Injury ManagementMental Health

What can we learn from a recent report on working time lost to injury and disease?

Sean Betland – General Manager, Interact Injury Management

We all understand how meaningful employment is to the health of people and the communities we live in.

It’s good for our physical and mental health, keeps our healthcare costs down, and improves life expectancy.

Having said this, work environments can pose a risk to our health, with occupational injury and disease being responsible for too many deaths and disability, not to mention the economic impact.

The release of a recent study in the Medical Journal of Australia, titled: The burden of working time lost to compensable occupational injury and disease in Australia, 2012–17: a retrospective population‐based study, uncovered some valuable facts, figures, and insights.

Perhaps the most interesting is that the equivalent of over 40,000 full-time jobs have been lost each year in Australia, due to lost time injuries, illustrating the huge impact work-related injury and disease have on our workforce and productivity.

This data helps to emphasise how important occupational rehabilitation and return to work programs are to everyone’s health.

Digging down a bit further, it was also interesting to note that the types of injuries resulting in the biggest loss of working years were traumatic joint and muscle injuries (40%), musculoskeletal disorders (20.7%), while mental health conditions came in third place at 13%.

Even after many years in this industry, I still feel we can learn so much from the insights in this study, which not only improve us as occupational rehabilitation professionals but also help workplaces across Australia.

The report draws data and correlations that are more detailed than just injury rates. This is helpful as it highlights not all injuries are the same in their impact per age, gender, and work role.

Examples include the fact that while 5.6% of injuries in the review period (2012-2017) were related to mental health conditions, this accounted for 13% of lost time in compensable schemes.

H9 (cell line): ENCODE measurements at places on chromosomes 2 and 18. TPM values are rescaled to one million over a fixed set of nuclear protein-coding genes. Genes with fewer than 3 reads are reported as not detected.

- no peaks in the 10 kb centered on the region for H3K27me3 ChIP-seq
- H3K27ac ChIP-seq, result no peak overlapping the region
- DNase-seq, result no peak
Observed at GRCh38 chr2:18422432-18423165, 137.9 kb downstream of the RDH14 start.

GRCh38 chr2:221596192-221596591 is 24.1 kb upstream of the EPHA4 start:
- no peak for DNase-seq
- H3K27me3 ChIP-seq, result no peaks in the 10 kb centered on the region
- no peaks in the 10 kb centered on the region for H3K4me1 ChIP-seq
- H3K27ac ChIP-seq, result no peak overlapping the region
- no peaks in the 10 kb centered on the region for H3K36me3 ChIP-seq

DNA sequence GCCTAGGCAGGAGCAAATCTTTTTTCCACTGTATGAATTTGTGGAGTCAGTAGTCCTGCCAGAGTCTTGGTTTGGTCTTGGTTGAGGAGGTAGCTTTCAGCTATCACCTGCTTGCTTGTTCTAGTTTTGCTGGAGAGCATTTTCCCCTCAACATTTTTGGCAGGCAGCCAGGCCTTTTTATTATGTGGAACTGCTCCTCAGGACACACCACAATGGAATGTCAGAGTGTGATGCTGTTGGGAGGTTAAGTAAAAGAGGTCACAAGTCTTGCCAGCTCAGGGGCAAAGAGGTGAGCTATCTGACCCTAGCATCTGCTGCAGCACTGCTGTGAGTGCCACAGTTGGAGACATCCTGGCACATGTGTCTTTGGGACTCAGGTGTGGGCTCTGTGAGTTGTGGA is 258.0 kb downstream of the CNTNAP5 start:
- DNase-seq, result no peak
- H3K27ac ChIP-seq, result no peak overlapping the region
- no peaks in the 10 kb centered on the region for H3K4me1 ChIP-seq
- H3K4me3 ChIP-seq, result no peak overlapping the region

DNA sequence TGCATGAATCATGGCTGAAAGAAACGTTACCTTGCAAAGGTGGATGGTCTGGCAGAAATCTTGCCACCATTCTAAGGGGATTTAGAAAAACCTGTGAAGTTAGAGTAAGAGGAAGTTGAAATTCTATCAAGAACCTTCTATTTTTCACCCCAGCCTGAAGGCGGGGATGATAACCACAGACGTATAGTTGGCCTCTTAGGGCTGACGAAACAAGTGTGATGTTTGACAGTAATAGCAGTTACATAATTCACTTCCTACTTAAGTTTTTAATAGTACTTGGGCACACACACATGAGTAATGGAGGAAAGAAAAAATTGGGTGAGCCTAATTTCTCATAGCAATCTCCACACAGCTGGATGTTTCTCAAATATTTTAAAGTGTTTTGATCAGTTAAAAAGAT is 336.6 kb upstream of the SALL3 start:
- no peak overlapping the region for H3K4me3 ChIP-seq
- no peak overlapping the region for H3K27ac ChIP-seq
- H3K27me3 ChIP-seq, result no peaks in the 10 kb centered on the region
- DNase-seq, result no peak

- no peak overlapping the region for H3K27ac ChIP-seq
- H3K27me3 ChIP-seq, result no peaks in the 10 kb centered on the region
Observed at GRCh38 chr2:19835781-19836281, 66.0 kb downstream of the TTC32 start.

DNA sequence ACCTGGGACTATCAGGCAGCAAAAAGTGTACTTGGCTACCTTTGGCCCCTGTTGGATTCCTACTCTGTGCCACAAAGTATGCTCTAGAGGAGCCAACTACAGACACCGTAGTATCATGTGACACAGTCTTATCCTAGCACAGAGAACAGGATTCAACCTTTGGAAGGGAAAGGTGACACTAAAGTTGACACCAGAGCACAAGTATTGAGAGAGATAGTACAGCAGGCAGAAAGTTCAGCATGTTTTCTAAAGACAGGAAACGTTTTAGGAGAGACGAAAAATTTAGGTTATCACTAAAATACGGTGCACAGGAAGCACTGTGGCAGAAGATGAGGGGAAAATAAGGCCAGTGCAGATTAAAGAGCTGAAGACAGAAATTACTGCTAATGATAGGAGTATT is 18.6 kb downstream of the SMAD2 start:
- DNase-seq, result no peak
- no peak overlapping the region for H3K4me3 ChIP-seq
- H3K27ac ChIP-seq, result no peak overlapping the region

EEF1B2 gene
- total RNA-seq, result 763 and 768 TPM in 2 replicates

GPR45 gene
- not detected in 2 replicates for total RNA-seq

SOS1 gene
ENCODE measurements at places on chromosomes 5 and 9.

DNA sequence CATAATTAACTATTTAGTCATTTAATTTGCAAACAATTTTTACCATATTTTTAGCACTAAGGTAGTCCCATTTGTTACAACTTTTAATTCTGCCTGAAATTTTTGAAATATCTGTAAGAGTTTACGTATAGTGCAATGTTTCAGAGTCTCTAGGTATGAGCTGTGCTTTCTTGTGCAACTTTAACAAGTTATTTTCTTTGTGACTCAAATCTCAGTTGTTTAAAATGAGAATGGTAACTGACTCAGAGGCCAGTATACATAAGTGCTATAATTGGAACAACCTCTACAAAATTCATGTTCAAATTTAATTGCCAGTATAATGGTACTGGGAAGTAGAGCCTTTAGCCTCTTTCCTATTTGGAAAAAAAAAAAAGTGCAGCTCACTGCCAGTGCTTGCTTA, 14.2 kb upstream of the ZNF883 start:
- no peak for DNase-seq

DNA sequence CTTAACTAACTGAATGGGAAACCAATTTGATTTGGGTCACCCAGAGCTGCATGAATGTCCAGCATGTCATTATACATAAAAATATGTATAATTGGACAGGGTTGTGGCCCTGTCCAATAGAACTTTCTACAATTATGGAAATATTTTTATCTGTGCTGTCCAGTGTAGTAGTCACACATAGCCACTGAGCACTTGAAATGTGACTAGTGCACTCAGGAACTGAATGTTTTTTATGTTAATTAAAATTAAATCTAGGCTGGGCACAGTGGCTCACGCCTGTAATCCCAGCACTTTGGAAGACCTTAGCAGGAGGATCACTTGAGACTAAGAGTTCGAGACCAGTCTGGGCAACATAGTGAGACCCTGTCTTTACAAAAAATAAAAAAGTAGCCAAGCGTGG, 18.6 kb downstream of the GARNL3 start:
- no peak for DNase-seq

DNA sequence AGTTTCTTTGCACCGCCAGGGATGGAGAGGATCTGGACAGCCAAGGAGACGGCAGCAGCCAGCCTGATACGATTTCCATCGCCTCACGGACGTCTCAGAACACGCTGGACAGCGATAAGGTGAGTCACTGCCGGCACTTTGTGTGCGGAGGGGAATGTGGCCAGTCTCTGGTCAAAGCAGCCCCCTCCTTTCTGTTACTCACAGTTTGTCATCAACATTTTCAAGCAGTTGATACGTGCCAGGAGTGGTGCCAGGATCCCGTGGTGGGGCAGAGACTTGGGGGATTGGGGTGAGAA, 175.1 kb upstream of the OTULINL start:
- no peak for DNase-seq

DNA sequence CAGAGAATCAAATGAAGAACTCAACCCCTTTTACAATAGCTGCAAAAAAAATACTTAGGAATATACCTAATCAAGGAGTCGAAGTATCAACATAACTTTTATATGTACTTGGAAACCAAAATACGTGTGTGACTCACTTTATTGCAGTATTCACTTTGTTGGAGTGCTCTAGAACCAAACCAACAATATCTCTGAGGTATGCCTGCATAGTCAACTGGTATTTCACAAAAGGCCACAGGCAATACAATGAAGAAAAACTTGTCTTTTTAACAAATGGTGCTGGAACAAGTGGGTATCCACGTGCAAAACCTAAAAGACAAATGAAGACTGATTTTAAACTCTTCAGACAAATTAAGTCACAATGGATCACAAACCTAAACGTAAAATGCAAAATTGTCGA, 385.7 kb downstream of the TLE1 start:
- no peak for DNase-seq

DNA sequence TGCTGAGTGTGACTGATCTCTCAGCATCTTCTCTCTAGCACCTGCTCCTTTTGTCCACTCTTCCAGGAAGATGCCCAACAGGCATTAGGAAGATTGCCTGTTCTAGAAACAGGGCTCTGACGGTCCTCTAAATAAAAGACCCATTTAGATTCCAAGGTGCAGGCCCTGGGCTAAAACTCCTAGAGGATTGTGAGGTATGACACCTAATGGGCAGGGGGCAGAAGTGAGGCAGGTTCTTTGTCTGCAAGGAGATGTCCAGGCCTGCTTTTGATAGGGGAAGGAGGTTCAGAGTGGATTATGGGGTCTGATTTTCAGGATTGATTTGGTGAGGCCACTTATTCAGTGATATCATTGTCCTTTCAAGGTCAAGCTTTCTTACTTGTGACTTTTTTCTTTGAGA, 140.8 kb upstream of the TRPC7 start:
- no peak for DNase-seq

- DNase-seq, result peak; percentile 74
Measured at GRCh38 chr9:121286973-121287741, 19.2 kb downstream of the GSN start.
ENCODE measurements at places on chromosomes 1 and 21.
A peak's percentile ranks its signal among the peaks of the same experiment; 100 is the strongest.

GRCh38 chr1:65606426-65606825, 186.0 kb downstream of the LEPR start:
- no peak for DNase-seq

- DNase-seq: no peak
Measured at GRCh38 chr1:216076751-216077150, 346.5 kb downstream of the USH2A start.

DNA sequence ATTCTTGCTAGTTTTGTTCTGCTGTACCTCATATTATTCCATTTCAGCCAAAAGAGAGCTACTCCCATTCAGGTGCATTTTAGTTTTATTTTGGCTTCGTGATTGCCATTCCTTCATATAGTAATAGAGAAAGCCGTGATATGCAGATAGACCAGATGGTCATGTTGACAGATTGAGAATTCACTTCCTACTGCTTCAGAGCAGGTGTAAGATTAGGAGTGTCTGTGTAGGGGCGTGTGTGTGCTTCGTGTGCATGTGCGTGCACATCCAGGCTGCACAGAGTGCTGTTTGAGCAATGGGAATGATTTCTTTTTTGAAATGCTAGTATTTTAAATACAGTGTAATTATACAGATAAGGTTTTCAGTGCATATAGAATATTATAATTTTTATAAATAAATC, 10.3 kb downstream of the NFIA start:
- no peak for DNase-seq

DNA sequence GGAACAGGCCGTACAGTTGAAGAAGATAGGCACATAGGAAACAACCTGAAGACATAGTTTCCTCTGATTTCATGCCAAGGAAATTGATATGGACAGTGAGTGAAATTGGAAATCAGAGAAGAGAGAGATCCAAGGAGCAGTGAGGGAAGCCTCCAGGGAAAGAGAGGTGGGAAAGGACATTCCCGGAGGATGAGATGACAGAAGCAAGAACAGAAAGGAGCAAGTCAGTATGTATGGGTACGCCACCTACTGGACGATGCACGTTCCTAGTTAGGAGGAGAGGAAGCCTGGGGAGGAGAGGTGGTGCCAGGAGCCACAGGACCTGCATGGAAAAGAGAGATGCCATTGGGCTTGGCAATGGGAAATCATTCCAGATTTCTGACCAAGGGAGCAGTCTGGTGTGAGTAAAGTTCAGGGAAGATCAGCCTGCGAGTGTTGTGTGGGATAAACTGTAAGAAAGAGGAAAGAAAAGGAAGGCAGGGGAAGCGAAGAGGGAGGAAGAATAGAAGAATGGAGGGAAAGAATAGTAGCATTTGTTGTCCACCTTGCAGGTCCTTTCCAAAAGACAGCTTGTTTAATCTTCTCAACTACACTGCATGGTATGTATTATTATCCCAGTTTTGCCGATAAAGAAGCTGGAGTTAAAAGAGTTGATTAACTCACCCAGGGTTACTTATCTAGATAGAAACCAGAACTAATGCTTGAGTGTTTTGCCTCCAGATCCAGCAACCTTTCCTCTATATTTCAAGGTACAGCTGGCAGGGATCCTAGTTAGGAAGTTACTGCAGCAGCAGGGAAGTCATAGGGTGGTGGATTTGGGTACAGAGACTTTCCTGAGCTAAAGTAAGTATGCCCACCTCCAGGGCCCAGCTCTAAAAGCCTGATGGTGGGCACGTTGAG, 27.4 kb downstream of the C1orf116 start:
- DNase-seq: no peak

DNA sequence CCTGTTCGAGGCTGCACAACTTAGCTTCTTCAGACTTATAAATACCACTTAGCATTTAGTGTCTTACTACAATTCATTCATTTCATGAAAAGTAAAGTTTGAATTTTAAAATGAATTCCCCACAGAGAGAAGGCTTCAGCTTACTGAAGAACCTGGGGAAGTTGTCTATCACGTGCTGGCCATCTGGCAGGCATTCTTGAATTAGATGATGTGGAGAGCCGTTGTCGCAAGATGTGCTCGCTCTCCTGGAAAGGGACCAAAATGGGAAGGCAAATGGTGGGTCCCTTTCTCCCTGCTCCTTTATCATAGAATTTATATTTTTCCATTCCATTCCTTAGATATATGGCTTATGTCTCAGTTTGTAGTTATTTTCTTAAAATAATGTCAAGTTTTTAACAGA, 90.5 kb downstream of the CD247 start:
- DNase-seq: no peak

In short, mental health claims result in far greater absence from work compared to other injury types.

It was also interesting to note that mental health claims were almost twice as prevalent in females than in males.

It shines a light on workplace injuries’ sheer economic and productivity impact.

In the 2012/2013 financial year, the estimated financial impact in Australia was $61.8 Billion.

This was across an average of 150,000 claims per year and the equivalent of 41,000 full-time equivalent loss of staff/workers per year.

The article does indicate that the growing prevalence of chronic disease is impacting the nature and prevalence of injuries and illness in the workplace.

This likely has a risk of continuing to emerge in what is an aging workforce.

This can negatively impact recovery from injuries, and the data reflects this (older workers experience longer recovery times from injuries on average).

The article specifically stipulates that ‘occupational rehabilitation and programs that support return to work after injury or disease are as crucial for the health of workers as primary prevention’.

This underpins the focus and DNA of businesses like Interact Injury Management, where we strongly advocate for early intervention and support to enable recovery at work.

The evidence confirms this results in better health and social outcomes for those with injuries, as well as numerous benefits for workplaces.

I’d like to note that there was a statement I do not feel accurately represents the reality of the Workers’ Compensation Scheme more specifically in NSW.

The article states that ‘workers can only seek compensation for compensable conditions, not concurrent or pre-existing health conditions’ and that this can negatively impact the support available to workers they may need.

However, we have seen many examples where ‘work-related aggravations’ of pre-existing conditions are accepted in the NSW scheme, especially orthopaedic and mental health conditions.

This is complicating the recovery and return to work of many workers, creates a growing area of ‘grey’ regarding liability decisions and who should ‘fund’ support and treatment needs, and can place an increasing financial burden onto employers through higher premiums where such cases are not managed well.

In summary, this retrospective analysis helps shed more detailed light on the prevalence of workplace injuries in Australia.

But more specifically it breaks the data even further to consider the types of injuries sustained, the prevalence of these by age and gender, and the associated ‘lost time’ for each injury when factoring these variables.

It highlights that not all injuries have the same impact on recovery and by understanding these finer nuances it can help compensable schemes, employers, and other stake holders better understand where to prioritise strategies and support.

Finally, the evidence further confirms that rehabilitation and return to work support is a critical need if prevention and management of workplace injuries is to be optimised.

The earlier this support is implemented, the more likely this will result in improved recovery and return to work rates, and this is the best outcome for everyone!

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